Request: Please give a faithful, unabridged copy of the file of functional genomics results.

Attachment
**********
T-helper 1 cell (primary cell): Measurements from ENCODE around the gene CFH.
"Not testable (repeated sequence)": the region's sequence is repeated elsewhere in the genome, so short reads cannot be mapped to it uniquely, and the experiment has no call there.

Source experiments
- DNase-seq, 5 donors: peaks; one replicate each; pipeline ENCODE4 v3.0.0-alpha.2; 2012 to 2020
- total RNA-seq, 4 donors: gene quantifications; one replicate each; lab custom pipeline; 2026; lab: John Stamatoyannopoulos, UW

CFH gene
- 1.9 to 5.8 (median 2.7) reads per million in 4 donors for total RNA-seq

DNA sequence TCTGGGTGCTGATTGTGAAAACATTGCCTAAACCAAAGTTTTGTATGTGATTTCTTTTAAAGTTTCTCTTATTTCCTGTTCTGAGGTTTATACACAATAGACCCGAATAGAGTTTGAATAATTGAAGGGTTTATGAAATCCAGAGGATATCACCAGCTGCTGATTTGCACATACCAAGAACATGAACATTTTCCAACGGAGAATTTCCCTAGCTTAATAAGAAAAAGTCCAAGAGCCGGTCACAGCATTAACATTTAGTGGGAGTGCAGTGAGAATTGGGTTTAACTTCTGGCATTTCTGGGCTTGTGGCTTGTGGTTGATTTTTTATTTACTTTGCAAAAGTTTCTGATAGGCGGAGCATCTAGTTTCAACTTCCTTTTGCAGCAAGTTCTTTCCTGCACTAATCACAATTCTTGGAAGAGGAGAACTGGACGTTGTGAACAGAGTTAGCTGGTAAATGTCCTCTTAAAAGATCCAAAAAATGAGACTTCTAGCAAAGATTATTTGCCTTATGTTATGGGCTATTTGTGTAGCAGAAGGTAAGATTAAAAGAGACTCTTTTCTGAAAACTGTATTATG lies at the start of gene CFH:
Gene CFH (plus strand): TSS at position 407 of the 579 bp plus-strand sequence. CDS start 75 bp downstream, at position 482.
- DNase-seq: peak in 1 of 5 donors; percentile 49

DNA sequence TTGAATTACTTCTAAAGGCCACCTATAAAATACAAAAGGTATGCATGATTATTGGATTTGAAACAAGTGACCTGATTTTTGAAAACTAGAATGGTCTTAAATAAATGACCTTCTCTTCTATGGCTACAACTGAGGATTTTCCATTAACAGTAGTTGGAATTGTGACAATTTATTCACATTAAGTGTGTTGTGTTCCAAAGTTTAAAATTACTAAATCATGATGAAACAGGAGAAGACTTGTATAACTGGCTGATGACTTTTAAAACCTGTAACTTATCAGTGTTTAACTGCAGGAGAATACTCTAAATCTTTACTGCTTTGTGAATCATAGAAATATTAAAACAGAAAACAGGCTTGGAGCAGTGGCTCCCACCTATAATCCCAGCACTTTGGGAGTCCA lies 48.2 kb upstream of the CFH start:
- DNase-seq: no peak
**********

T-helper 1 cell (primary cell): Measurements from ENCODE around the gene CFH.
"Not testable (repeated sequence)": the region's sequence is repeated elsewhere in the genome, so short reads cannot be mapped to it uniquely, and the experiment has no call there.

Source experiments
- DNase-seq, 5 donors: peaks; one replicate each; pipeline ENCODE4 v3.0.0-alpha.2; 2012 to 2020
- total RNA-seq, 4 donors: gene quantifications; one replicate each; lab custom pipeline; 2026; lab: John Stamatoyannopoulos, UW

CFH gene
- 1.9 to 5.8 (median 2.7) reads per million in 4 donors for total RNA-seq

DNA sequence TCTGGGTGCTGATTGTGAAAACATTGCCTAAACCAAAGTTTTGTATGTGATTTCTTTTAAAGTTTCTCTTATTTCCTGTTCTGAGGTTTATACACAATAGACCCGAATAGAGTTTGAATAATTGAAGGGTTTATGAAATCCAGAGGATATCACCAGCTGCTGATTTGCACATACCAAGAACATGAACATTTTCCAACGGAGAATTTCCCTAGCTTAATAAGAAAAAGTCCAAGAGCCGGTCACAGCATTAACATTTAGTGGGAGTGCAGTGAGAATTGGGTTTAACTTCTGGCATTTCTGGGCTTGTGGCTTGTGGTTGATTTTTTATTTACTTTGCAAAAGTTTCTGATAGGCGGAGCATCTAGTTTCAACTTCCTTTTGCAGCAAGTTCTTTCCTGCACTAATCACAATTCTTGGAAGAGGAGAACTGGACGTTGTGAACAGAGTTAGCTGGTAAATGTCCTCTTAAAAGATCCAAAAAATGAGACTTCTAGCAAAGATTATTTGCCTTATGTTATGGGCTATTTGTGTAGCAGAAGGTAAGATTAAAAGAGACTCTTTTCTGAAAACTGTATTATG lies at the start of gene CFH:
Gene CFH (plus strand): TSS at position 407 of the 579 bp plus-strand sequence. CDS start 75 bp downstream, at position 482.
- DNase-seq: peak in 1 of 5 donors; percentile 49

DNA sequence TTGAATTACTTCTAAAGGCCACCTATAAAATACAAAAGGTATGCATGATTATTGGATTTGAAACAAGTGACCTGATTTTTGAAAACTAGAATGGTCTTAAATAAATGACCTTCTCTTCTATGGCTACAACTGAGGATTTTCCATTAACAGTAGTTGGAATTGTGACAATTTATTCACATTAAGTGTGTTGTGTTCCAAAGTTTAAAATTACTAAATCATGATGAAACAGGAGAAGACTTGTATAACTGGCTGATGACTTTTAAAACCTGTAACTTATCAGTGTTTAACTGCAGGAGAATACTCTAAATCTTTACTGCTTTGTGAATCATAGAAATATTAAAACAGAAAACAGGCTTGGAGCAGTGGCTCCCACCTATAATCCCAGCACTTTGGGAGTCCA lies 48.2 kb upstream of the CFH start:
- DNase-seq: no peak